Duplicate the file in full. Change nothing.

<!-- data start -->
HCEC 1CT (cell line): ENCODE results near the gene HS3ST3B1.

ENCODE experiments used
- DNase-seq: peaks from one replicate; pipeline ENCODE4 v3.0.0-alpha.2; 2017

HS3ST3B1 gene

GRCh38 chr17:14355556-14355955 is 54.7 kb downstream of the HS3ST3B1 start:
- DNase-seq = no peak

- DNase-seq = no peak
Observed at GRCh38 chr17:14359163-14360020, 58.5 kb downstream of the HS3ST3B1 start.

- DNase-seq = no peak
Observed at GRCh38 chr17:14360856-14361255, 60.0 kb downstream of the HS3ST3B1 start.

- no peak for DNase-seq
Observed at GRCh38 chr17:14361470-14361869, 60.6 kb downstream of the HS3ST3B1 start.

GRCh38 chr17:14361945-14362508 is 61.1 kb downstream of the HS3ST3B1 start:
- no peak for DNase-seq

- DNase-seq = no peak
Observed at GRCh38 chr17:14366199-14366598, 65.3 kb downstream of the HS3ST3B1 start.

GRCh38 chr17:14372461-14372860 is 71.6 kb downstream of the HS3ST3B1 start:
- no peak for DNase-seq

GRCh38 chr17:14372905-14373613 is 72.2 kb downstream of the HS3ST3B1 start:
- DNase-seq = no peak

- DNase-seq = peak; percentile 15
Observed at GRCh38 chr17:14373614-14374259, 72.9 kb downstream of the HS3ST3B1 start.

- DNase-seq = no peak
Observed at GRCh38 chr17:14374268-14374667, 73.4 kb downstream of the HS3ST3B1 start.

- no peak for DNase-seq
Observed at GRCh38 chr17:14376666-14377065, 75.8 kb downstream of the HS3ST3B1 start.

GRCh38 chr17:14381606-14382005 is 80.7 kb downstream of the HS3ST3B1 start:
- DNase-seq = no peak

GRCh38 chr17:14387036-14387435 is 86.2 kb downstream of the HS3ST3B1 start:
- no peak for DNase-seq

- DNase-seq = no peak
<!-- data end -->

HCEC 1CT (cell line): ENCODE results near the gene HS3ST3B1.

ENCODE experiments used
- DNase-seq: peaks from one replicate; pipeline ENCODE4 v3.0.0-alpha.2; 2017

HS3ST3B1 gene

GRCh38 chr17:14355556-14355955 is 54.7 kb downstream of the HS3ST3B1 start:
- DNase-seq = no peak

- DNase-seq = no peak
Observed at GRCh38 chr17:14359163-14360020, 58.5 kb downstream of the HS3ST3B1 start.

- DNase-seq = no peak
Observed at GRCh38 chr17:14360856-14361255, 60.0 kb downstream of the HS3ST3B1 start.

- no peak for DNase-seq
Observed at GRCh38 chr17:14361470-14361869, 60.6 kb downstream of the HS3ST3B1 start.

GRCh38 chr17:14361945-14362508 is 61.1 kb downstream of the HS3ST3B1 start:
- no peak for DNase-seq

- DNase-seq = no peak
Observed at GRCh38 chr17:14366199-14366598, 65.3 kb downstream of the HS3ST3B1 start.

GRCh38 chr17:14372461-14372860 is 71.6 kb downstream of the HS3ST3B1 start:
- no peak for DNase-seq

GRCh38 chr17:14372905-14373613 is 72.2 kb downstream of the HS3ST3B1 start:
- DNase-seq = no peak

- DNase-seq = peak; percentile 15
Observed at GRCh38 chr17:14373614-14374259, 72.9 kb downstream of the HS3ST3B1 start.

- DNase-seq = no peak
Observed at GRCh38 chr17:14374268-14374667, 73.4 kb downstream of the HS3ST3B1 start.

- no peak for DNase-seq
Observed at GRCh38 chr17:14376666-14377065, 75.8 kb downstream of the HS3ST3B1 start.

GRCh38 chr17:14381606-14382005 is 80.7 kb downstream of the HS3ST3B1 start:
- DNase-seq = no peak

GRCh38 chr17:14387036-14387435 is 86.2 kb downstream of the HS3ST3B1 start:
- no peak for DNase-seq

- DNase-seq = no peak